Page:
Even if you don’t keep up with a lot of gaming-related news, chances are you’ve come across or have heard the term ‘4K’ on more than one occasion. It’s beginning to become the new standard for all displays, from tiny phone screens to large home theater TVs. All you have to do is walk into the electronics section of most retailers and you’ll be blasted with stickers and posters advertising 4K just about everywhere. For instance, I’m all the way down here in South America and 4K is even being marketed heavily here.
So, with all the hype surrounding it and the tech world pushing it so hard, one would think that just about all of the major companies would be embracing it, right? Well, not Nintendo.
Nintendo is known for going against most trends and waiting things out in its own time. The slow adoption of CDs, the Wii lacking HD capabilities—these are a few examples of that claim. So, it should come as no surprise that Reggie Fils-Aime, the President of Nintendo of America, has gone on record saying that the 4K market “is a bit too limited” right now.
Reggie was recently interviewed by the folks at The Verge, and one of the topics that came up is how Nintendo currently sees 4K. With both Sony and Microsoft having release mid-generation upgrades to their existing platforms in order to embrace 4K technology, Nintendo is the only console manufacturer who is still sticking with 1080p. So, what’s Nintendo’s full reason? Reggie had this to say:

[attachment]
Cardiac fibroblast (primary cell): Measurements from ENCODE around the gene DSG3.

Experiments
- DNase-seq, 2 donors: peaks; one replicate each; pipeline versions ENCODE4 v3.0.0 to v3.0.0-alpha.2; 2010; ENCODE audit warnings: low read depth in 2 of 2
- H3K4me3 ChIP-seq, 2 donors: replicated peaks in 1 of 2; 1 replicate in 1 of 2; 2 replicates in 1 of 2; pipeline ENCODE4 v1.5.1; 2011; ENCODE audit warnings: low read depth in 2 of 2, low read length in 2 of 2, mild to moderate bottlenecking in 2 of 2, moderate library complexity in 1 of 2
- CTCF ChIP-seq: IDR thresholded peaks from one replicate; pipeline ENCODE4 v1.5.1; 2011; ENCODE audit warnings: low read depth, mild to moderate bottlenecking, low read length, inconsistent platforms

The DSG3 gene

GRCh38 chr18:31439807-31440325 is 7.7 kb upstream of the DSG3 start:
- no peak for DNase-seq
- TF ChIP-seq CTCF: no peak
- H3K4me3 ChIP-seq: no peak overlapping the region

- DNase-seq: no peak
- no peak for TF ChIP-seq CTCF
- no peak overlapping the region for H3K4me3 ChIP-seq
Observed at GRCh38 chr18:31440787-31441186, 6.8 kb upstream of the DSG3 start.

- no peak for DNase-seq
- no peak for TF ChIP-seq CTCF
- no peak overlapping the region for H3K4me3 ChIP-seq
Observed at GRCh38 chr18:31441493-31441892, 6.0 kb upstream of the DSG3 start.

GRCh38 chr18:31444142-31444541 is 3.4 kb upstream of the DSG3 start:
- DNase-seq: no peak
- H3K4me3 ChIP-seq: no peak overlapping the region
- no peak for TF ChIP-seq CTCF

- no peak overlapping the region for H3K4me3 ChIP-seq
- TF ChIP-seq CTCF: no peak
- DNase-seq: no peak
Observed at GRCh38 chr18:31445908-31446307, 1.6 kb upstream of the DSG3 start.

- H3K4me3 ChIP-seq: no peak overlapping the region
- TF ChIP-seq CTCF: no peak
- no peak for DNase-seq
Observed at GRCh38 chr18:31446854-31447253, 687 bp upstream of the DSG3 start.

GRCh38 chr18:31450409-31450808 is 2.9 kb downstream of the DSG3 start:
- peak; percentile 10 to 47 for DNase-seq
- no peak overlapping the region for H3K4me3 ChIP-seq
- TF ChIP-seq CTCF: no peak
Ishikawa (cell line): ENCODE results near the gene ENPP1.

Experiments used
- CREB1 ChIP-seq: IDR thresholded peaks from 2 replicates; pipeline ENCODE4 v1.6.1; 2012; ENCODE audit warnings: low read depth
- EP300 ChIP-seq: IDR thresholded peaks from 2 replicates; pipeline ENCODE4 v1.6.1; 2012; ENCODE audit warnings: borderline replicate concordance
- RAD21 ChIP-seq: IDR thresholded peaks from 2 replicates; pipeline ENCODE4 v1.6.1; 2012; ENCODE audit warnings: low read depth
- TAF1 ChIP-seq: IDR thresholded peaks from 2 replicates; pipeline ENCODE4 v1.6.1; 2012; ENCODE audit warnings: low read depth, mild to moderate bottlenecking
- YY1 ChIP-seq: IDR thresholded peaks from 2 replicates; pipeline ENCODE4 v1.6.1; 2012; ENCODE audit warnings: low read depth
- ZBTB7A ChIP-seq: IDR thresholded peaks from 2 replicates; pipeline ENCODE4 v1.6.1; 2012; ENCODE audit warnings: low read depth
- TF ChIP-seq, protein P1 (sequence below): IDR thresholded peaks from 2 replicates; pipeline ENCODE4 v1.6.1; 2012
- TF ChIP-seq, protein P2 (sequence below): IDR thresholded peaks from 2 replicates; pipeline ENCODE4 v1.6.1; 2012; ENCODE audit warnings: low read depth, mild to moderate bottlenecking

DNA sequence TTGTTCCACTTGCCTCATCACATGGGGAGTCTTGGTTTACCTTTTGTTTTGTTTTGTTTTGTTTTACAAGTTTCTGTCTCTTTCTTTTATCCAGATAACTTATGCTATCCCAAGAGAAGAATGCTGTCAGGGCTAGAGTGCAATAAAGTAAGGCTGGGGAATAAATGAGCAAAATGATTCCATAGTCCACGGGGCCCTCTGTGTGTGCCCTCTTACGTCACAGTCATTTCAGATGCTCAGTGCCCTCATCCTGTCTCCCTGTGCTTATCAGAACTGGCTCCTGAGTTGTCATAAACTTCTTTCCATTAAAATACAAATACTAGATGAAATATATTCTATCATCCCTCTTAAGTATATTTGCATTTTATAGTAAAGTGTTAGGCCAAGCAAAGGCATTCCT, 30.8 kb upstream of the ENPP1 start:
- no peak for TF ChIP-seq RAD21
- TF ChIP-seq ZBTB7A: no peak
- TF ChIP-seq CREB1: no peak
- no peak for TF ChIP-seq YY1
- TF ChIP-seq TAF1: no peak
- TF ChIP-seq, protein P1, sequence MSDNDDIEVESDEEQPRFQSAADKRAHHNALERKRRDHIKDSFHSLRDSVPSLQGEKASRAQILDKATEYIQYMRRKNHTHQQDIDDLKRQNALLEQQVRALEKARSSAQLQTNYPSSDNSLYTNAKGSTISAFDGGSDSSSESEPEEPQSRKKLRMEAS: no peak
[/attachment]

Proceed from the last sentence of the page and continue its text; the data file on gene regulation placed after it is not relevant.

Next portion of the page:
“The Nintendo mission is to reach as many consumers as possible and to have them engage and have fun with our [intellectual property]. That’s what we try and do. So inherently, we go for a more mainstream audience. Inherently, we want our products to be affordable. We want our products to be easy to pick up and experience, low learning curve. We want our IP to shine as we deliver these experiences. That’s the way we approach it. And so, what that means is, a sweet spot of $300 for the Nintendo Switch….. Going against a more limited consumer pool, a higher price point, requiring investments in other ways — 4K TVs, what have you — that is a strategy that for us, candidly, is a bit too limited.”
So, as you can see, Nintendo is very well aware of the direction the industry is going in, but it wants to focus on simplicity. Reggie has a point, though. The Switch’s price of $300 is $100 less than the 4K-capable PS4 Pro and a whopping $200 less than the upcoming Xbox One X. Similar to the era of the Wii vs. PS3/360 days, the Switch has a very noticeable advantage when it comes to price. The only difference this time around is that Nintendo still has to contend with the ‘normal’ PS4 and Xbox One S which both cost slightly less than the Switch.
Would you like to see Nintendo embrace 4K soon or are you happy with the company taking a slower approach?